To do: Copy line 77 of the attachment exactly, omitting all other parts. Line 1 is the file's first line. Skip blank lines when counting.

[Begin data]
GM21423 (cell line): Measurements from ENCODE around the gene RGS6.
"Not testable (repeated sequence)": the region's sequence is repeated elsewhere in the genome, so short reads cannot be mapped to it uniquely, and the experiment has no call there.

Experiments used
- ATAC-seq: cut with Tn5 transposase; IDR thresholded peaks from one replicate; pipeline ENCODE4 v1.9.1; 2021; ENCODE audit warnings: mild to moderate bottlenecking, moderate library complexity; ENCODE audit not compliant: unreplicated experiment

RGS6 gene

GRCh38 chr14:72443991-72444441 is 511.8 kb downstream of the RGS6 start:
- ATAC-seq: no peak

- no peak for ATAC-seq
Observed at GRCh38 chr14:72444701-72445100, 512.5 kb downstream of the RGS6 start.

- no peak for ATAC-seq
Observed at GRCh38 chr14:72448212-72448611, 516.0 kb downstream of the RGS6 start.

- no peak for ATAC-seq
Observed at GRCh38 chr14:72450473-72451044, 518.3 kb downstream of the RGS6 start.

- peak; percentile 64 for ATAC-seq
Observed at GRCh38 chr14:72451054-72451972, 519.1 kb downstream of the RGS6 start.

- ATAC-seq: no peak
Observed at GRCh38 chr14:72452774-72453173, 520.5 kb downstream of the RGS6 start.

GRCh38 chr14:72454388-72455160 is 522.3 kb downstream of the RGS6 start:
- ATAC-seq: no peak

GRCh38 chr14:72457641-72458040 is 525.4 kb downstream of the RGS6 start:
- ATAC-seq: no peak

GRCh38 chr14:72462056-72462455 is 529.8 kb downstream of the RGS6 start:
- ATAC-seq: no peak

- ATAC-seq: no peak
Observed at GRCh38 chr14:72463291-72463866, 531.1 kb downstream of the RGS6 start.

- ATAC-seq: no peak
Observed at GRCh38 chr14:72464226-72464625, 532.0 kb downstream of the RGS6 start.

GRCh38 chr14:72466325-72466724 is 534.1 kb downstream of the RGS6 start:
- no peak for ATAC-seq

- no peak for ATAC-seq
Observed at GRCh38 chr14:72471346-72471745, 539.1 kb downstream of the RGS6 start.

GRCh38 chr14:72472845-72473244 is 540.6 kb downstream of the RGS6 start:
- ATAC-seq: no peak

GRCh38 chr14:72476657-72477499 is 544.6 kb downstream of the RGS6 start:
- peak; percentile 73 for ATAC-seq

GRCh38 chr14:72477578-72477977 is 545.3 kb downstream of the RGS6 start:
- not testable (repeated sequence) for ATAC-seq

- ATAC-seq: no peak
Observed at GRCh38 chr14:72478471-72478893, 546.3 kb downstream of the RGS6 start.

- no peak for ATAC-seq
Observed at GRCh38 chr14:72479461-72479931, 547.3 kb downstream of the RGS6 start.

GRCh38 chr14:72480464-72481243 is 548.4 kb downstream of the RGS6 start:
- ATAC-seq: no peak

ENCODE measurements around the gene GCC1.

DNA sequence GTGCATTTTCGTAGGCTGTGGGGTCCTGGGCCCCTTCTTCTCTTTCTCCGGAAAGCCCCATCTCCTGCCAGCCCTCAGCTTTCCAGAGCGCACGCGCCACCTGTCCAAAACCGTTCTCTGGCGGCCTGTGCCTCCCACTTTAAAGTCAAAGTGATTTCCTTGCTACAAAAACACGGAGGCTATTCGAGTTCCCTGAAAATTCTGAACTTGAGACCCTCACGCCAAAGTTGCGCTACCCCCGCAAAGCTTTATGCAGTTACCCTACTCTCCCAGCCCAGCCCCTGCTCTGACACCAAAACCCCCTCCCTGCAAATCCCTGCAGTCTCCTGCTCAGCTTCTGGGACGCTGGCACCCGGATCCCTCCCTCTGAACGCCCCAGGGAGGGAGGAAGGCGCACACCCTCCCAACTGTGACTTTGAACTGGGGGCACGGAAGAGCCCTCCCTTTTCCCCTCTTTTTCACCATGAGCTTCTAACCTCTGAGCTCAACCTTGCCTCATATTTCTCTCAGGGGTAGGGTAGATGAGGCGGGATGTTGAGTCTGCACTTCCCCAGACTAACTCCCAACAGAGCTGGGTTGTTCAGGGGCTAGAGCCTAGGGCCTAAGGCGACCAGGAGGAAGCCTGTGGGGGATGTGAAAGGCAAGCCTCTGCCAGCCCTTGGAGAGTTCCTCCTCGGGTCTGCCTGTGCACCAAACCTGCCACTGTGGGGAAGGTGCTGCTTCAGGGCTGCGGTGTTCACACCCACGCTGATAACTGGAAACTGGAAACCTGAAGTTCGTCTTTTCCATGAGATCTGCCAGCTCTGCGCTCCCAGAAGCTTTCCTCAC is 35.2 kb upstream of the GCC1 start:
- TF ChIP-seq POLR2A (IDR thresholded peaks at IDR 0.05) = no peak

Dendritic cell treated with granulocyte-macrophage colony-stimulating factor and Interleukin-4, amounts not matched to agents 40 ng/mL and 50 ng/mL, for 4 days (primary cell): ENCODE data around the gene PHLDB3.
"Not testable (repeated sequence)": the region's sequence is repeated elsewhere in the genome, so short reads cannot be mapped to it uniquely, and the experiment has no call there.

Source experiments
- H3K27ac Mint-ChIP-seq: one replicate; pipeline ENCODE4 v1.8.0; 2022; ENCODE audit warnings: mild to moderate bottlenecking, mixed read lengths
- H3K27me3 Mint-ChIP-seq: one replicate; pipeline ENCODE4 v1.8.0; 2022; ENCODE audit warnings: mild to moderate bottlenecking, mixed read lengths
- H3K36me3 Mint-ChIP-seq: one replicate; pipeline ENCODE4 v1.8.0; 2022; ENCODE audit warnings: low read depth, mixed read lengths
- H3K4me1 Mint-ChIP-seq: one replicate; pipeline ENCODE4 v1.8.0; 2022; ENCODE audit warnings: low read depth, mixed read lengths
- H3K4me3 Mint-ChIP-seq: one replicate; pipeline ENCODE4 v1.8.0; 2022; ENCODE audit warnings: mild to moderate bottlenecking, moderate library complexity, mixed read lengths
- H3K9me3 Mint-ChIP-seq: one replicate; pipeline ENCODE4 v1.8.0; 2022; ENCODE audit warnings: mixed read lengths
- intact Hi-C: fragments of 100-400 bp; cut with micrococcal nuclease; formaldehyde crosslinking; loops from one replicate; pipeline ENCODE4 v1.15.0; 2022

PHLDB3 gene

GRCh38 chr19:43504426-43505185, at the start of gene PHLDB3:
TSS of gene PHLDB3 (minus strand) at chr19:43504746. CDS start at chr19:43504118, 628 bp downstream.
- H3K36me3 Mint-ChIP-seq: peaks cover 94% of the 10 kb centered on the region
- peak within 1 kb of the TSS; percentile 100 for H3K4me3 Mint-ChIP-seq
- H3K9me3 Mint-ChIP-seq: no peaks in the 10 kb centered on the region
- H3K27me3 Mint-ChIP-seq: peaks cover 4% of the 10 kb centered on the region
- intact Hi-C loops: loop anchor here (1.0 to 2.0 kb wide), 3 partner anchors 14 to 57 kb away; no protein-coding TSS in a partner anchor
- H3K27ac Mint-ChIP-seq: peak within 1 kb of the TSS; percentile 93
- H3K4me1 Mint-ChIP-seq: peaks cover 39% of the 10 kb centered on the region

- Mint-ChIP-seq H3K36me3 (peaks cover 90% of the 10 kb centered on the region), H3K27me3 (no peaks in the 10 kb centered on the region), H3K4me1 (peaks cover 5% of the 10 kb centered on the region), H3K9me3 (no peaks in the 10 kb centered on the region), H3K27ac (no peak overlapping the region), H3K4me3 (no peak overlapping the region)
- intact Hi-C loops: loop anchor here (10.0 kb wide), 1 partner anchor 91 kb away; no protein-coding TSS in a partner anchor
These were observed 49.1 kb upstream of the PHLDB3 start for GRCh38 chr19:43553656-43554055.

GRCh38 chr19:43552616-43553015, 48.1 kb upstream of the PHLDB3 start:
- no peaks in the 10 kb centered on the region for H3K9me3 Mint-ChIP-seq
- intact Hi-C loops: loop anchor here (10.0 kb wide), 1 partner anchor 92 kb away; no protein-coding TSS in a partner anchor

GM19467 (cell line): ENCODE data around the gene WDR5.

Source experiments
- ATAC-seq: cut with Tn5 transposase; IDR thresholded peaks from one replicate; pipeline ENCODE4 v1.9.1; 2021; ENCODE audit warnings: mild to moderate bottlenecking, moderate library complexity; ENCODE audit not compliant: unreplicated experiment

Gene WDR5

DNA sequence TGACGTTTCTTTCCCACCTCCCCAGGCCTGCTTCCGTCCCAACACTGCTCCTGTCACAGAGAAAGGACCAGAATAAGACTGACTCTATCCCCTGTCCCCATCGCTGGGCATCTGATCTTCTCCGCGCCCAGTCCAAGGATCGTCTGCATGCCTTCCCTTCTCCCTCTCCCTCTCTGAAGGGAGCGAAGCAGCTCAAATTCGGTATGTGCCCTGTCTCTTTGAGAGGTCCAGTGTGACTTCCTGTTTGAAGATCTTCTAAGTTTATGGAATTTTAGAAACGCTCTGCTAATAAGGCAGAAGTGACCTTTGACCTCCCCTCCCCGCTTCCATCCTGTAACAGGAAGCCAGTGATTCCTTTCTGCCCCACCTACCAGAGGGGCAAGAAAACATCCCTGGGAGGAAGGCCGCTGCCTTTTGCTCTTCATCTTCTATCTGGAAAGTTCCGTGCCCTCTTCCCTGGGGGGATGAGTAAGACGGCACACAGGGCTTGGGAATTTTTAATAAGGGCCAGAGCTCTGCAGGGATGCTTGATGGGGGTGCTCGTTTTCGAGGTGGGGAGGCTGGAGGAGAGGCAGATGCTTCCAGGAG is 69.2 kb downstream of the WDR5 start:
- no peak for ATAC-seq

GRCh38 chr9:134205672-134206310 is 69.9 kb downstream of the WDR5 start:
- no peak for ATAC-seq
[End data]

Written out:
DNA sequence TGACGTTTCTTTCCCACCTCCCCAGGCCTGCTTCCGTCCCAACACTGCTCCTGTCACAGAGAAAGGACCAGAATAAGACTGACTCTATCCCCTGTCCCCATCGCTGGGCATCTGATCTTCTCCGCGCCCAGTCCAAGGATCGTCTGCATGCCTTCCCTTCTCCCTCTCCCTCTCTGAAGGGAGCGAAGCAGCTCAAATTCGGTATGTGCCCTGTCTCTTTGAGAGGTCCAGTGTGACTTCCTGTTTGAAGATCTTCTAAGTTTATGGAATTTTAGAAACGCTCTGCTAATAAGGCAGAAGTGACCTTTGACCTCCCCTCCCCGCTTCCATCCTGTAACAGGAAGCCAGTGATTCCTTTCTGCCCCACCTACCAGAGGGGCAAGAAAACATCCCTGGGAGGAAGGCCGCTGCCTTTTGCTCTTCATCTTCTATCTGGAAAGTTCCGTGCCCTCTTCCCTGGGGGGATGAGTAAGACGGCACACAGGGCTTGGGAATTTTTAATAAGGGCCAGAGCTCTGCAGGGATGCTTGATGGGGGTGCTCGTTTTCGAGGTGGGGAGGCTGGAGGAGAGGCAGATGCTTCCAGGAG is 69.2 kb downstream of the WDR5 start: